Service Set Identifier (SSID) is the primary name associated with an 802.11 wireless local area network (WLAN) that includes home networks and public hotspots. Client devices use this name to identification and to join wireless networks. For example, while trying to connect to a wireless network at work or school named guest_network you see several others within range that are called something entirely different names. All the names you see are the SSIDs for those networks. On home Wi-Fi networks, a broadband router or broadband modem stores the SSID but administrators can change it. Routers broadcast this name to help wireless clients find the network.
The Service Set Identifier (SSID) is a case-sensitive text string that can be as long as 32 characters consisting of letters or numbers or a combination of both. Within these rules, the SSID can say anything. Router manufacturers set a default SSID for the Wi-Fi unit, such as TP_LINK, D_LINK, JIO_FI or just DEFAULT. Since the SSID can be changed, not all wireless networks have a standard name like that.
Uses of SSID by devices –
Wireless devices like phones, laptops etc scan the local area for networks broadcasting their SSIDs and presents a list of names. A user can join a new network connection by picking a name from the list. In addition to obtaining the network’s name, the Wi-Fi scan also determines whether each network has wireless security options enabled or not. In most cases, the device identifies a secured network with a lock symbol next to the SSID.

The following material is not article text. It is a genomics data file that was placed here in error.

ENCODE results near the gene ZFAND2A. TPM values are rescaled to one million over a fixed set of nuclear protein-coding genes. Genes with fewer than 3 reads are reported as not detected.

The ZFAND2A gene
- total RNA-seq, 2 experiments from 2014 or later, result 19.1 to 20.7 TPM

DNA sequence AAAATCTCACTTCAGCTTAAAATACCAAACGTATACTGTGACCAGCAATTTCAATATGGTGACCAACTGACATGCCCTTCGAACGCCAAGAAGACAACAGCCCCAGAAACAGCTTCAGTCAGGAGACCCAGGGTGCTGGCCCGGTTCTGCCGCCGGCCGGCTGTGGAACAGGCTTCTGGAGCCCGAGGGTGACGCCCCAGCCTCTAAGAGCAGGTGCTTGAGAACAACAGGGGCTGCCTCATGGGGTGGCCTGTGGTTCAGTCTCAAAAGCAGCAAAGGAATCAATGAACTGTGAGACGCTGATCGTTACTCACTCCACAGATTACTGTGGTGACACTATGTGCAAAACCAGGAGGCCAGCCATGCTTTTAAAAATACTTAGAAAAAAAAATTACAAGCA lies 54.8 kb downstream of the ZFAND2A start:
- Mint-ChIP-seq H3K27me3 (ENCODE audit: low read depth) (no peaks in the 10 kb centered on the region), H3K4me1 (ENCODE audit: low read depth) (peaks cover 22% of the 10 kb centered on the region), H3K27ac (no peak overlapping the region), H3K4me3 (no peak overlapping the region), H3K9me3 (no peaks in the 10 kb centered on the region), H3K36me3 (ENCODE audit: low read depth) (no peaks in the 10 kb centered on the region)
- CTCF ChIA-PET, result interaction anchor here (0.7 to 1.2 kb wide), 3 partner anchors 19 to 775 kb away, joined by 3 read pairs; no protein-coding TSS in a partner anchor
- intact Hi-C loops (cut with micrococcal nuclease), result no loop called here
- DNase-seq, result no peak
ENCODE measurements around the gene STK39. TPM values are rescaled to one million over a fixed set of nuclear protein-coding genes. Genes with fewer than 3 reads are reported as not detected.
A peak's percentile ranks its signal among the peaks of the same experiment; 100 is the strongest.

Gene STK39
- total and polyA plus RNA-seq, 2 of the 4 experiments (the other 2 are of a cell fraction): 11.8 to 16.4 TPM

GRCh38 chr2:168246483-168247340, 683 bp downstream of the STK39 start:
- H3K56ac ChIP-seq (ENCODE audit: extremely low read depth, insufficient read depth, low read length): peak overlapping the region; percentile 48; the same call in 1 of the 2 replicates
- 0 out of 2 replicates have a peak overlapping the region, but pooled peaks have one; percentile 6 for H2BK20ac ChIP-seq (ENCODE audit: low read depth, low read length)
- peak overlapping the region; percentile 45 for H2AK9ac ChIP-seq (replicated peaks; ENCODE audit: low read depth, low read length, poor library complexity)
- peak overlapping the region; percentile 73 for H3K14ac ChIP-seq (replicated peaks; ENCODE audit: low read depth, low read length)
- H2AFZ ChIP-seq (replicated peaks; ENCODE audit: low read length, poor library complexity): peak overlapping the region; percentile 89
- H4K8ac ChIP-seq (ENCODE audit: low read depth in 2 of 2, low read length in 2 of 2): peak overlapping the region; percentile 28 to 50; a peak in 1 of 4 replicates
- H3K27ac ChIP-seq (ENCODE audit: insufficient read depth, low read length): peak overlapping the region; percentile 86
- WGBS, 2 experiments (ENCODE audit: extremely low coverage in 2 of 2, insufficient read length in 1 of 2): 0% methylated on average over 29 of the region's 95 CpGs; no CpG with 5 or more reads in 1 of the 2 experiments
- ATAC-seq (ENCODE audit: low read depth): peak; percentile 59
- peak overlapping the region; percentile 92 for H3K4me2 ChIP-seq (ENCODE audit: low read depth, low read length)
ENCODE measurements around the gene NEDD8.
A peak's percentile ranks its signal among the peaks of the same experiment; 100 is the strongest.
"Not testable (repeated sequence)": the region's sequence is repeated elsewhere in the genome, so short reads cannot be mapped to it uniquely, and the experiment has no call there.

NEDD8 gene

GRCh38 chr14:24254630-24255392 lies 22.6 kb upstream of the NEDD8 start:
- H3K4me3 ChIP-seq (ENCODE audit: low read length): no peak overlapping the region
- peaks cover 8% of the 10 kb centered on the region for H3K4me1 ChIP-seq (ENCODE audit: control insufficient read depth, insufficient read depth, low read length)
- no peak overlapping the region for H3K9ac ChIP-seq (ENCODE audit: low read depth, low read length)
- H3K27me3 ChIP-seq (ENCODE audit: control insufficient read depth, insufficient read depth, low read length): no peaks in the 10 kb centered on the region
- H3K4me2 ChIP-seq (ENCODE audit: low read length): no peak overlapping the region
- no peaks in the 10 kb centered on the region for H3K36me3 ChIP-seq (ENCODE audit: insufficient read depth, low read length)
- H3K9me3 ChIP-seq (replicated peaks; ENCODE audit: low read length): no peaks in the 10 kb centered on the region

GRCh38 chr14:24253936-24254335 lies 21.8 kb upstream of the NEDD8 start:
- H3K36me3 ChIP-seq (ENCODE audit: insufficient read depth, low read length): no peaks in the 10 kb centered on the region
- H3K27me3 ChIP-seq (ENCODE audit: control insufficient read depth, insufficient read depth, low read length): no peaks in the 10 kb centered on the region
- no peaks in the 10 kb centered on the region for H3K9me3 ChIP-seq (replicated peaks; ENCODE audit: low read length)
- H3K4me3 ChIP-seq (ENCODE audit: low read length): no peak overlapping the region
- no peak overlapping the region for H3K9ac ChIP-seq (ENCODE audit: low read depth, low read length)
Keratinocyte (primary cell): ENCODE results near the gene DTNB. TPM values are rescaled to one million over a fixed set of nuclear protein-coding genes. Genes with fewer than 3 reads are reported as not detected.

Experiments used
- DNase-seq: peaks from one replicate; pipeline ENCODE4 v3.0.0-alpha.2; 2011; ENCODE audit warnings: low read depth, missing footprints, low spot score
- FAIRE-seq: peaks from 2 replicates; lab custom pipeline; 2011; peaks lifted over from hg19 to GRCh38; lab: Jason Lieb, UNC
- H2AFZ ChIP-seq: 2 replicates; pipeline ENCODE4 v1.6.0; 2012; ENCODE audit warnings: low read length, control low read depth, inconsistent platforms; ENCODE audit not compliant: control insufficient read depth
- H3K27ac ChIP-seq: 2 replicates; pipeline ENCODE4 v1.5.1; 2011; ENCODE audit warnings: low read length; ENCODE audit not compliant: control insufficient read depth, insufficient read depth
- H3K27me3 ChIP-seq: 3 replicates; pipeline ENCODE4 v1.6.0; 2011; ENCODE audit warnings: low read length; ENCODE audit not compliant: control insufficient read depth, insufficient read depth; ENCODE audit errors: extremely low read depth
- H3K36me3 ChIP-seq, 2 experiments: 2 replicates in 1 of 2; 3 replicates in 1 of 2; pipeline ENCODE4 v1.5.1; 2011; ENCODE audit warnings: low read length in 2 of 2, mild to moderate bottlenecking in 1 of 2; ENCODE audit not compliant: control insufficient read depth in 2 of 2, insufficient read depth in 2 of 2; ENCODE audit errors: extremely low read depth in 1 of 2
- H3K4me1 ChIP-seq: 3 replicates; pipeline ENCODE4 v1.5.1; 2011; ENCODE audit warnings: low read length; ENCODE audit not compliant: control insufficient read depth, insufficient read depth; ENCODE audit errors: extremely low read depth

Most wireless devices keep track of the different networks a user joins as well as the connection preferences. Users can also set up a device to automatically join networks having certain SSIDs by saving that setting into their profiles. In other words, once connected, the device usually asks if you want to save the network and reconnect automatically in future.
Most wireless routers offer the option to disable SSID broadcasting to improve Wi-Fi network security as it basically requires the clients to know two passwords, the SSID and the network password. However, the effectiveness of this technique is limited since it’s fairly easy to get the SSID from the header of data packets flowing through the router. Connecting to networks with disabled SSID broadcast requires the user to manually create a profile with the name and other connection parameters.
Problem with SSIDs –
- If there is no wireless security options enabled on a network then anyone can connect to it by knowing only the SSID.
- Using a default SSID increases the chances that another nearby network will have the same name which can confuse wireless clients. When a Wi-Fi device discovers two networks with the same name, it will prefer and may try auto-connecting to the stronger radio signal, which might be the unwanted choice. In the worst case, a person might get dropped from their own home network and reconnected to a neighbor’s who does not have login protection enabled.
- The SSID chosen for a home network should contain only generic and sensible information. Some names (like HackMyWIFIIfYouCan) unnecessarily provoke thieves to target certain homes and networks over others.
- An SSID can contain publicly visible or offensive language or coded messages.